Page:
Other examples of legalese not included in contract( ) agreements are:
In short: while the default agreement of contract( ) is designed to cover most common cases when game developers go into an agreement with each other, it is also designed to be short and straight forward. Be aware that the default agreement therefore doesn't include everything, and in case things do get real bad and your agreement it taken to court, your agreement will still rely on local laws.
Having been in numerous tricky situations with contractors (about money and about intellectual property rights), I found that it was never the legalese that saved my relationship with a collaborator or contractor. Communication was always key: making the contract together helped to clarify mutual expectations, and when things got difficult, it was important to really listen and understand each other's fears and needs. This is why I think a contract in common language, simple and straightforward, can serve an equally good purpose if it reflects the conversation between two people rather than the conversation between two attorneys.
The default agreement that contract( ) offers is my attempt to transfer my experience, but also the experiences of dozens of other developers and attorneys, to other game developers. I (Adriaan de Jongh) use the default agreement from contract( ) myself, both as a company and as a contractor. I feel that that's the only way to make it as unbiased, practical, but also as honest as possible. I am not responsible for your agreements with others, but I do not want to push you or anyone into an agreement I would not want to be in myself.
I repeat: I am not an attorney and the default agreement from contract( ) is not legal advice. If you are looking for legal advice, wish to cover any of the legalese mentioned earlier, or want to know what the law provides if cases are not included in the default agreement of contract( ), hire a qualified attorney-at-law from your country or state to go over the agreement from contract( ) before signing it.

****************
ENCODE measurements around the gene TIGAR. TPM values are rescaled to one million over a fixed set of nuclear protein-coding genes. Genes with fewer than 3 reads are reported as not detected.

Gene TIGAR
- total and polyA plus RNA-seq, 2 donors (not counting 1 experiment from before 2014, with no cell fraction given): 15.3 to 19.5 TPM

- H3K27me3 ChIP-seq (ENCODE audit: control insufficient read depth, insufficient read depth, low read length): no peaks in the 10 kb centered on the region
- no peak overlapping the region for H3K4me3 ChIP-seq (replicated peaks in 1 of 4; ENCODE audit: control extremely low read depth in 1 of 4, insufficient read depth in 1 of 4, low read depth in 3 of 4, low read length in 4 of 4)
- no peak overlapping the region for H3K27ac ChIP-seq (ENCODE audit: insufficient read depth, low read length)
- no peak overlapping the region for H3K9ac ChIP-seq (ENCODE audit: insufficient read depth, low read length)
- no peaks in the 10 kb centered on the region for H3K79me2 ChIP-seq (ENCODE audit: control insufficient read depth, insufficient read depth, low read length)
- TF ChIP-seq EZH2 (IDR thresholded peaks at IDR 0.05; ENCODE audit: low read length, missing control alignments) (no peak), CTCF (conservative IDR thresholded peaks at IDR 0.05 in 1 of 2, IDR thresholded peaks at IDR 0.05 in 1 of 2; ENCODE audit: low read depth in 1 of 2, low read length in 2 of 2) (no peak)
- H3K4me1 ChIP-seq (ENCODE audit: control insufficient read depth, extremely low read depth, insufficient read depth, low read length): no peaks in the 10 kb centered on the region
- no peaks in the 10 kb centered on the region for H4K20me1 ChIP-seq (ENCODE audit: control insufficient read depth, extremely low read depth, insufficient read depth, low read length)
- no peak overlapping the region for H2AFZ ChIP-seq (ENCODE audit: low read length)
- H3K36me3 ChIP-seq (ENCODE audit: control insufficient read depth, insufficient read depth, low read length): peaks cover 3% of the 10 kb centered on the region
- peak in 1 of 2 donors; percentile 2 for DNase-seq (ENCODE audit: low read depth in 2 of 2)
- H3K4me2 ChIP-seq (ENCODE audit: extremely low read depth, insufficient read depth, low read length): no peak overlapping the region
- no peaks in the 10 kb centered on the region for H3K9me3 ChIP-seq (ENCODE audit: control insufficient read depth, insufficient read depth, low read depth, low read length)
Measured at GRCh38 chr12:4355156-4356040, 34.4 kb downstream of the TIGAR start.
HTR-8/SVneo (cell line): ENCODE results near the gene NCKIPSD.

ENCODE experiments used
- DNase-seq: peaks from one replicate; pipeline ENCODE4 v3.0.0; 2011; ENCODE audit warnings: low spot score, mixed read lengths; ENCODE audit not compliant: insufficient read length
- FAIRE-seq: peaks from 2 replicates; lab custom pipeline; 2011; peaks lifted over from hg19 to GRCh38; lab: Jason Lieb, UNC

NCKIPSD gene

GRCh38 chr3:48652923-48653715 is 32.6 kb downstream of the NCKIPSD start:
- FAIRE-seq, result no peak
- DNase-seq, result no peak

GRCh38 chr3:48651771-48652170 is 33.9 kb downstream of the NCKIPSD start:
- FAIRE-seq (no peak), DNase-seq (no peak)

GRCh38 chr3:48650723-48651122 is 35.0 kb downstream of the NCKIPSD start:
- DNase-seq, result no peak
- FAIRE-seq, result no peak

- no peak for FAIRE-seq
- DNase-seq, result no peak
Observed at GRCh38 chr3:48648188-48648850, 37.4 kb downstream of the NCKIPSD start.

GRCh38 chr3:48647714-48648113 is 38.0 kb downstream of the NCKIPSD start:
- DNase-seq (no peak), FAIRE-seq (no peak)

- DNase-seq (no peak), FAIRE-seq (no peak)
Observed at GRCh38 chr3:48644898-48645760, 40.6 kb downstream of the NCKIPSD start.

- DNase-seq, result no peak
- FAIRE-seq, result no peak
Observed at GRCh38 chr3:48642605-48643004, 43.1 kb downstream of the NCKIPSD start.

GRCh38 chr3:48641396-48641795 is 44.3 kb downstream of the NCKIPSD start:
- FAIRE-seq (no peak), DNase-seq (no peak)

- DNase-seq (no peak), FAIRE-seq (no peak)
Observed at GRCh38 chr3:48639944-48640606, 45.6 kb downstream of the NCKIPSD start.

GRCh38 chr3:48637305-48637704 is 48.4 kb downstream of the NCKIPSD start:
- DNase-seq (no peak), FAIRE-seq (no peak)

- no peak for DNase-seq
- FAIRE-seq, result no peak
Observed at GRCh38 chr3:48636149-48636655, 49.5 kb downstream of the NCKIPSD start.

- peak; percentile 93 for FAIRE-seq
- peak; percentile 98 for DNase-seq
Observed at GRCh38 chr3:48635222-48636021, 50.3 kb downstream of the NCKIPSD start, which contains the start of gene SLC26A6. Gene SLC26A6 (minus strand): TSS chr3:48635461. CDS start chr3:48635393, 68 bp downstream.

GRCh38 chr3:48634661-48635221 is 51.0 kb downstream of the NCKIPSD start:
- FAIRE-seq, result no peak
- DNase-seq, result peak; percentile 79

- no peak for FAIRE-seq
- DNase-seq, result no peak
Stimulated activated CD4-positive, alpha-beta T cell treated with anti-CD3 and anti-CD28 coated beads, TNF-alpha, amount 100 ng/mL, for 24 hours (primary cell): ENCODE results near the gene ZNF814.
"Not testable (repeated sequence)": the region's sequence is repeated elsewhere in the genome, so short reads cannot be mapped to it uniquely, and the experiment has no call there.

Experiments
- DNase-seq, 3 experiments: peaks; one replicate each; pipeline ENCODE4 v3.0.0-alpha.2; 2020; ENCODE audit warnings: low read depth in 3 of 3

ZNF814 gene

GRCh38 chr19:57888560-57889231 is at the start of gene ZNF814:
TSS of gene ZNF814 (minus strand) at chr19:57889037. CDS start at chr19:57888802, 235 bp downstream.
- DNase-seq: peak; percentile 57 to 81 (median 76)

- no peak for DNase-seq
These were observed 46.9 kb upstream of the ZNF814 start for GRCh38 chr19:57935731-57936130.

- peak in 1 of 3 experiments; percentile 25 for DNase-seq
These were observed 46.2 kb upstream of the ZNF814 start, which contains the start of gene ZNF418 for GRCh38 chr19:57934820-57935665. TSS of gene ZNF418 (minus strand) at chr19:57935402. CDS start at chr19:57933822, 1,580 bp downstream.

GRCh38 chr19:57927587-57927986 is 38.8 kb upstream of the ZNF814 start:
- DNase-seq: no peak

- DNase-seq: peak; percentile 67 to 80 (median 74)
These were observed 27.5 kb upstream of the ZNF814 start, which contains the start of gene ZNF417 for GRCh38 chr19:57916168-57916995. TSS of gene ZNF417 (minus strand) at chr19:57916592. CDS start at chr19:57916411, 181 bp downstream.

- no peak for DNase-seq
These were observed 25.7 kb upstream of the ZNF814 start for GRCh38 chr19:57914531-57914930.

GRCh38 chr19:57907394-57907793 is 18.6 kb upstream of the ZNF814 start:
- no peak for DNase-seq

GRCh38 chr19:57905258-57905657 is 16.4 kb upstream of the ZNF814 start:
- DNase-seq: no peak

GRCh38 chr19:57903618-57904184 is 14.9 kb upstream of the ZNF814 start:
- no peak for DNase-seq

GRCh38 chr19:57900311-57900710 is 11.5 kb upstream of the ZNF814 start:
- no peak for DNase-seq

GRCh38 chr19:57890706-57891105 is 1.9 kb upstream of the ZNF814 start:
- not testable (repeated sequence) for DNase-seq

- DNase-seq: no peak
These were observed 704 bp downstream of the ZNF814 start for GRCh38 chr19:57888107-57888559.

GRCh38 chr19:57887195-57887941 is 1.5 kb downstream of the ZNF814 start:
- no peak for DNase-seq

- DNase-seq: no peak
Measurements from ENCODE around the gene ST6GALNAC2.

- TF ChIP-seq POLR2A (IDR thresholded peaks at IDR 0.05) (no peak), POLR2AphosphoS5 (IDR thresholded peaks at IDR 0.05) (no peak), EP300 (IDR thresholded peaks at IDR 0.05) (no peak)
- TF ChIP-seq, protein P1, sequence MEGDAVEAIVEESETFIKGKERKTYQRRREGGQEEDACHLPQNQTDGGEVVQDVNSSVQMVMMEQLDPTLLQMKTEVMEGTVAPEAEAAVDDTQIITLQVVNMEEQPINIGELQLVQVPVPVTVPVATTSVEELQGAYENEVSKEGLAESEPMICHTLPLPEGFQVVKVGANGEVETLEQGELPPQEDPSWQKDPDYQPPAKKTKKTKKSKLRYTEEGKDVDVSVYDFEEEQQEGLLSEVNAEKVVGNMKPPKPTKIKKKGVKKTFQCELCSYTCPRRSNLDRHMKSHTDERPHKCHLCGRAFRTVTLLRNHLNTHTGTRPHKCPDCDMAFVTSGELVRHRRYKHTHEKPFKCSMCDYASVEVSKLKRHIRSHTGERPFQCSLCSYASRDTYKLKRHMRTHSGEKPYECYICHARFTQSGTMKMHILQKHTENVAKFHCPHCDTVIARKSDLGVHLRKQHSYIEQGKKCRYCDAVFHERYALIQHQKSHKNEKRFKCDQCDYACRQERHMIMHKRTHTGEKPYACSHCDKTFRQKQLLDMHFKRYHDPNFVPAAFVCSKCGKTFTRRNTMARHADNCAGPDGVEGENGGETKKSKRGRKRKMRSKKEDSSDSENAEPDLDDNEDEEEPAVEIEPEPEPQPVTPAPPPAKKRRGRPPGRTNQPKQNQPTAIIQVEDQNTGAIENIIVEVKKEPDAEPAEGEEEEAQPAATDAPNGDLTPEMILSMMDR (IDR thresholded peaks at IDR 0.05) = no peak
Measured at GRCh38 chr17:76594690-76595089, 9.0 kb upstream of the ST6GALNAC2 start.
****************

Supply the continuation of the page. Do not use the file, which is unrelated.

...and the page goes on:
A: First of all, if you feel that the change you would like to make to the agreement is common in the games industry, be sure to suggest a change so that everyone will benefit from this change. To make changes to the agreement, you can either:
A: Yes. Simply use your own name or the contractor's name.
A: No. The data you fill in is only saved on your computer (as a cookie for each textfield) for 1 day.
A: Probably, but as I would not advise anyone into an agreement I would not want to be in myself, and considering I am a game developer, I would only use this agreement for projects other than games after having done a good amount of research into your industry's standard agreements to see if the agreement from contract( ) covers all areas.
A: The default agreement of contract( ) is currently only available in English.
A: No. An employee agreement is very different from a work-for-hire agreement. It's so specific to your country or state that I decided not to offer a template for it.
contract( ) was made by game designer Adriaan de Jongh with the help of dozens of experienced game developers and attorneys. Specifically, it was never possible to create contract( ) without the support of these people: